The ITC Policy Project’s main goal is to publish and analyze data about patent litigation at the ITC in order to make the case for why and how Section 337 should be reformed. To that end, we’re publishing a series of “Year in Review” posts focused on what happened (or didn’t happen) at the ITC in 2019.

Future installments in the series will address persistent myths about the ITC’s role in the patent system; application of Section 337’s public interest, domestic industry and importation requirements; and how the agency is dealing with prominent issues like standard-essential patents and non-practicing entities.

Administrative Patent Court

Section 337 of the Smoot–Hawley Tariff Act of 1930 prohibits “unfair methods of competition and unfair acts in the importation of articles,” and empowers the U.S. International Trade Commission to exclude offending products from the U.S. market. The law was enacted as part of a larger package of protectionist trade remedies (like the flexible tariff provision and antidumping law) creating bureaucratic mechanisms to protect domestic industries from foreign competition on a case-by-case basis.

In practice, Section 337 has enabled a federal trade agency to become one of the most prominent institutions in the U.S. patent system. Despite the law’s design as an all-purpose, protectionist trade remedy, the vast majority of Section 337 complaints are based on allegations of patent infringement, and the ITC operates primarily as an administrative patent court for imports.

And because almost all Section 337 investigations involve parties that are also suing each other over the same dispute in federal district court, the agency’s role in the patent system is almost entirely duplicative.

The ITC applies the same rules of patent law used in federal court. And like a lawsuit in federal court, ITC investigations begin with a complaint filed by a patent owner and conclude after a trial before an administrative law judge. Because Section 337 is a trade remedy, complainants must also prove the existence of a domestic industry, and the ITC is required to deny relief if an import ban would harm the public interest.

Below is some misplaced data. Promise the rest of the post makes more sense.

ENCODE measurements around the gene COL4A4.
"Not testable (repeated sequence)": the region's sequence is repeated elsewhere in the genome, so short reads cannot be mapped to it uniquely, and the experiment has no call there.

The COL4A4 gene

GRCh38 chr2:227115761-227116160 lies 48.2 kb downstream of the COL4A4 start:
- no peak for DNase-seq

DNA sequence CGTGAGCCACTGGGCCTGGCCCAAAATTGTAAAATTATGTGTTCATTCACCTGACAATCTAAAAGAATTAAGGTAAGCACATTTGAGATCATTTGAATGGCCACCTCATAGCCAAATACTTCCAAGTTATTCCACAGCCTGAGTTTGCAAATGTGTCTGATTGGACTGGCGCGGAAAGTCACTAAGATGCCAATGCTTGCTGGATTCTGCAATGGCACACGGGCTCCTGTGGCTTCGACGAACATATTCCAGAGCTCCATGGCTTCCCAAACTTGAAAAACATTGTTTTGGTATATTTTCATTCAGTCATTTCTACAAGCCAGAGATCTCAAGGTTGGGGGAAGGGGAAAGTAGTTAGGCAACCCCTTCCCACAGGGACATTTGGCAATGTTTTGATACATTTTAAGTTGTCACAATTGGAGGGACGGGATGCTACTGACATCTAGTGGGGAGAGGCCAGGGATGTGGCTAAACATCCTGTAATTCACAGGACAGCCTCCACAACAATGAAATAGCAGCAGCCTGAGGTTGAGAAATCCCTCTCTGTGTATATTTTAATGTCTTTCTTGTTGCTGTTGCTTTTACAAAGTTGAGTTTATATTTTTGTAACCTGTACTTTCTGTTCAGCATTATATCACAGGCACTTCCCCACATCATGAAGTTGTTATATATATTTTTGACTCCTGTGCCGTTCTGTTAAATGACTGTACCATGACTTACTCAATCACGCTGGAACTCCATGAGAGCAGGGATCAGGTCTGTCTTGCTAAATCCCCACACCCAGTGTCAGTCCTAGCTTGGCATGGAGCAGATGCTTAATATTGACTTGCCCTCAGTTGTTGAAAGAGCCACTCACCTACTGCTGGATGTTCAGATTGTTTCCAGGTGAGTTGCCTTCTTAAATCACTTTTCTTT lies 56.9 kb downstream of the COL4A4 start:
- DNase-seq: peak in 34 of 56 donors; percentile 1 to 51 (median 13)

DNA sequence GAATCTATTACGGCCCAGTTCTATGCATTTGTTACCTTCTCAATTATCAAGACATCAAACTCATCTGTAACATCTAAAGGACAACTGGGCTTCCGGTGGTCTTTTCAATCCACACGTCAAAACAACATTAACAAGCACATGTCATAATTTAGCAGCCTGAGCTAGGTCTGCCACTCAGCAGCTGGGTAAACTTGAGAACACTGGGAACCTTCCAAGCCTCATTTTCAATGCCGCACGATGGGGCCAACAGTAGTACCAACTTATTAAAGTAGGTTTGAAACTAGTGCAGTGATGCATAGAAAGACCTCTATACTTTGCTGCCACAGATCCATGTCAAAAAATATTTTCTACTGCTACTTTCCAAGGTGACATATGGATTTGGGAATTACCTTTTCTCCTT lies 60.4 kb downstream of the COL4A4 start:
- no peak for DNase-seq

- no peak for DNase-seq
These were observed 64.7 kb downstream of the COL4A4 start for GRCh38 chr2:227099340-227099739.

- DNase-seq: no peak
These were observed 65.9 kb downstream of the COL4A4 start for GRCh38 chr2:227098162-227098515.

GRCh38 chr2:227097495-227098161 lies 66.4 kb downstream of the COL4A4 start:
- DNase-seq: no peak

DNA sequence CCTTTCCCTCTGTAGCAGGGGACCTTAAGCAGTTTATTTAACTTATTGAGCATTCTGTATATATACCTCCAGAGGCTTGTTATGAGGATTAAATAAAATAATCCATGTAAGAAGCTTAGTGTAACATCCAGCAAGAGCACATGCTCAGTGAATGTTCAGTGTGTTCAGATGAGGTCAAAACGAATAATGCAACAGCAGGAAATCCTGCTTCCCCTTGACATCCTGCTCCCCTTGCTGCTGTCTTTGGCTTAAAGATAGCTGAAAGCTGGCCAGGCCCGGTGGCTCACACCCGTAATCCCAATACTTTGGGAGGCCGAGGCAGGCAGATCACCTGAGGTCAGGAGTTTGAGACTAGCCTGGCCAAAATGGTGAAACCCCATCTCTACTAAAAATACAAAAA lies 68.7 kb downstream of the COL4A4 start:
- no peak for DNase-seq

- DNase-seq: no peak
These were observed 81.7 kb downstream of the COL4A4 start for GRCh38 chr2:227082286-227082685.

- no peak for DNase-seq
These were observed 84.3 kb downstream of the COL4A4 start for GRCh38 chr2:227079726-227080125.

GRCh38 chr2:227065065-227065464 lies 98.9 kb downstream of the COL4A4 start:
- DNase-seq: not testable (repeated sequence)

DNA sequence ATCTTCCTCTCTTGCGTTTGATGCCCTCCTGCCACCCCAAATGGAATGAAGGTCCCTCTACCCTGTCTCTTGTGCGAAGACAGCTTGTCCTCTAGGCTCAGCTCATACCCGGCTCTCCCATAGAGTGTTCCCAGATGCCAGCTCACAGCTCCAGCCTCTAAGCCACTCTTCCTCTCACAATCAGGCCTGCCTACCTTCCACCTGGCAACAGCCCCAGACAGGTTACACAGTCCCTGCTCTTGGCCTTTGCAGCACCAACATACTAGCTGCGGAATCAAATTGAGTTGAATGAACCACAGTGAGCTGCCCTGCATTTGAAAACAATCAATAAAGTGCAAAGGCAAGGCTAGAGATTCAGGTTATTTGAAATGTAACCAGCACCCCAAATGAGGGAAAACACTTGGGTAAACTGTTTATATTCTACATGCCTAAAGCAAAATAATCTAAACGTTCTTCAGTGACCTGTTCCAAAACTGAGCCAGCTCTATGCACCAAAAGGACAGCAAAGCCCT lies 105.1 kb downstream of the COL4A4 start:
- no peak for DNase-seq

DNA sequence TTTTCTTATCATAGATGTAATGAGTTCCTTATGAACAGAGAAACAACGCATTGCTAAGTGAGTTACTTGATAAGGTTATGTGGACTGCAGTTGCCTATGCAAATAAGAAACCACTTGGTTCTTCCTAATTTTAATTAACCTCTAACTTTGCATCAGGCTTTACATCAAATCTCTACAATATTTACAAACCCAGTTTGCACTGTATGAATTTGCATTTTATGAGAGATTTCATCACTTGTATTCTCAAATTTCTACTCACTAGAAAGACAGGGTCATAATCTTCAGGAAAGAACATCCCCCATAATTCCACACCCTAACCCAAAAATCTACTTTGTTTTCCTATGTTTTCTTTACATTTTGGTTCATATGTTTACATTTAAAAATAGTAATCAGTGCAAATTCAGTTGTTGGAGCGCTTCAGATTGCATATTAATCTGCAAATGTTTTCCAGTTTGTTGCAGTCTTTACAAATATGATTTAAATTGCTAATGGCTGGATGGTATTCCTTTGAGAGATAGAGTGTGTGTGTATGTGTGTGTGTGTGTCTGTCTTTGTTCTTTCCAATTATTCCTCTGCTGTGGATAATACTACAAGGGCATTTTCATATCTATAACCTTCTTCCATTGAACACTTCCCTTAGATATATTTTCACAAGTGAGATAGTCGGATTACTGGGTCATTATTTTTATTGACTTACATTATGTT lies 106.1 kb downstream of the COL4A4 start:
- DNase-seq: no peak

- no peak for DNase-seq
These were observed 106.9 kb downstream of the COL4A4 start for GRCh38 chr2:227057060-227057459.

The ITC itself views Section 337 as a patent enforcement statute that creates “an attractive forum to resolve disputes” where patent owners can pursue “quick resolution of matters that would usually involve more drawn-out litigation in the U.S. district courts” and secure “unique relief in the form of exclusion of goods at the border.”

This vision has fueled a long-term trend in ITC jurisprudence downplaying the trade-related aspects of Section 337 litigation. The agency has broadly interpreted the domestic industry test, importation requirement and even the meaning of the word “articles” in an effort to expand its jurisdiction over an ever-larger share of patent disputes. Moreover, the law’s public interest test has been virtually ignored for over 30 years.

Having an administrative patent court for imports has not only enabled a lot of duplicative litigation, it has also caused a number of serious problems for the U.S. patent system. The United States currently has a dual-track patent litigation system in which the ITC and district courts exercise overlapping jurisdiction while applying different procedures and remedies. This predictably and consistently leads to forum shopping, patent hold-up, abusive litigation and conflicting judgments.

Growing Caseload

From 2010 to 2019, the agency instituted an average of 49 new investigations per year—by far its busiest decade ever. When compared to 27 per year in the 2000s and 12 per year in the 1990s, it’s clear that the ITC’s impact is growing.

There’s also no sign that the agency’s caseload will diminish any time soon. The ITC instituted 47 new investigations in 2018, 48 new investigations in 2019, and in its most recent Budget Justification report to Congress, the agency predicts it will receive 28 percent more new Section 337 complaints in 2020 than it did in 2019.

Major Player

Because the settlement rate for Section 337 investigations (~60 percent) is a whole lot lower than district court lawsuits (>95 percent), the ITC oversees a shockingly high share of all patent trials in the United States.

July 2018–June 2019. District Court percentages are for all patent cases terminated during the period. Sources: United Patents; U.S. Int’l Trade Comm.; Administrative Office of the U.S. Courts.

In 2019, the ITC’s administrative law judges conducted 21 full evidentiary hearings in Section 337 cases. This is roughly 15% of the average number of patent trials held nationwide each year for the last ten years.

Between July 2018 and June 2019 (the most recent 12-month period for which we have official district court trial data), the ITC was responsible for 21.6 percent of all patent trials, making the trade agency the second most active patent court in the United States.